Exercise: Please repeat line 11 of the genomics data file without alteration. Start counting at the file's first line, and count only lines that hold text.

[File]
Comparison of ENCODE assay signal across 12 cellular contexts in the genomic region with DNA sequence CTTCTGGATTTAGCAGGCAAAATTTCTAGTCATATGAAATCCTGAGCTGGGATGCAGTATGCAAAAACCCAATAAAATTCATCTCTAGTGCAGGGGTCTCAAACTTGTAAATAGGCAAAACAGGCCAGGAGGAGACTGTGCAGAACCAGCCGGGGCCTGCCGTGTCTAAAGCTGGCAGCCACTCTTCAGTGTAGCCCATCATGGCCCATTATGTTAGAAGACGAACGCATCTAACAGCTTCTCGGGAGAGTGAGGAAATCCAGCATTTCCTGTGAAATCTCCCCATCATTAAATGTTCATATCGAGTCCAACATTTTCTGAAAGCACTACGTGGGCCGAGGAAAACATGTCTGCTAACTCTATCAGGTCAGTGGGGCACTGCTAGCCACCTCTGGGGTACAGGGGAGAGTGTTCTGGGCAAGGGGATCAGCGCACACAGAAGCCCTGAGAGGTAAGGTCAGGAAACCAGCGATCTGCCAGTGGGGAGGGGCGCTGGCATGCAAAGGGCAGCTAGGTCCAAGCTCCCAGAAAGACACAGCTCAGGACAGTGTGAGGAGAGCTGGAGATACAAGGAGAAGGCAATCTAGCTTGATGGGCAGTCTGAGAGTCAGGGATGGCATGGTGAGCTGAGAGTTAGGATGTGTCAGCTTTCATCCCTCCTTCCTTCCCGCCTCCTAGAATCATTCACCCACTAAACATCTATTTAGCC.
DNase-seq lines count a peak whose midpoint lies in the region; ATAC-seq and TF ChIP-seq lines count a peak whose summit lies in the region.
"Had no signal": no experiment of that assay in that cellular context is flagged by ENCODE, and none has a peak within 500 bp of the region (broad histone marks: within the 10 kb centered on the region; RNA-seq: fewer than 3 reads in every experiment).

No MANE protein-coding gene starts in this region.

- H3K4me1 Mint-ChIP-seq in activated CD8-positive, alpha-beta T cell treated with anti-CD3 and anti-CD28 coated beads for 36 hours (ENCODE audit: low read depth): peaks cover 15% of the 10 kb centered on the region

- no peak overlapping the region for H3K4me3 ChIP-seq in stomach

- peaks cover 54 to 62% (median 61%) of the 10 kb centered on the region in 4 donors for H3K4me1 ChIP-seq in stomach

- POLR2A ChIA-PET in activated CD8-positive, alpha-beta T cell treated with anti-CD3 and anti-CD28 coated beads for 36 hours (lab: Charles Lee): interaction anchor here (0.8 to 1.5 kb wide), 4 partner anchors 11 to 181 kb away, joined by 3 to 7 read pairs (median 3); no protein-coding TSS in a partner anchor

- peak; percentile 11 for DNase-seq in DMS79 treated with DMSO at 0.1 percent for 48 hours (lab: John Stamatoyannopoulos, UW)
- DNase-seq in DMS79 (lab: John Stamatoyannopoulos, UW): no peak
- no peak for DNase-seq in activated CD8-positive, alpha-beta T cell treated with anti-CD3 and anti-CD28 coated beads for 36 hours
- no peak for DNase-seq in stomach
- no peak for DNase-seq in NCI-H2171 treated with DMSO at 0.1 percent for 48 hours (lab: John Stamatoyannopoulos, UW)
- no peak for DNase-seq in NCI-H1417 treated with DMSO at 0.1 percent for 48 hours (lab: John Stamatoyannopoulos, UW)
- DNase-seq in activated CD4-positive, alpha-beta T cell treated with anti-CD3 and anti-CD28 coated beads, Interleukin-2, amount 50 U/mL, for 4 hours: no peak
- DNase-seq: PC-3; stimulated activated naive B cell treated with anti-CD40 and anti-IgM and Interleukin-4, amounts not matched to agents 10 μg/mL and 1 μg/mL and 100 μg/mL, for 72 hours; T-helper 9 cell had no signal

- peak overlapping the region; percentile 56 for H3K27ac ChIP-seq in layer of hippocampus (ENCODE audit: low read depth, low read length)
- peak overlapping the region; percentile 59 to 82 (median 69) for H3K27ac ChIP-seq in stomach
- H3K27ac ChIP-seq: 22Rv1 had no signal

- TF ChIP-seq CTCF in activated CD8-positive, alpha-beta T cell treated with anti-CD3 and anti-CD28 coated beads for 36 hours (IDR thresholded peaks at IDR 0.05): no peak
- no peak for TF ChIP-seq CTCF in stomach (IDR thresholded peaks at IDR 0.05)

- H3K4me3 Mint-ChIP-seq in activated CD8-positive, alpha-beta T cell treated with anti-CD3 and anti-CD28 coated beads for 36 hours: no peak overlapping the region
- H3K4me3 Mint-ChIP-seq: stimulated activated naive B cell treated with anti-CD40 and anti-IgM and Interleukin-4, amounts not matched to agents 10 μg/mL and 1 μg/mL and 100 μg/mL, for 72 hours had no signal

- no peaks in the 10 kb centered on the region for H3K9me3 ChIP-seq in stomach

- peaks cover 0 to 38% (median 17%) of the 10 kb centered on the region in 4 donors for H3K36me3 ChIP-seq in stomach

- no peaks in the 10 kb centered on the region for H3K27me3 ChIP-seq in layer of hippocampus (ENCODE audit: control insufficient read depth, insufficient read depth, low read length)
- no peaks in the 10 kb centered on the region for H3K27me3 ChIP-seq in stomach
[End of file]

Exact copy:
- no peak for DNase-seq in activated CD8-positive, alpha-beta T cell treated with anti-CD3 and anti-CD28 coated beads for 36 hours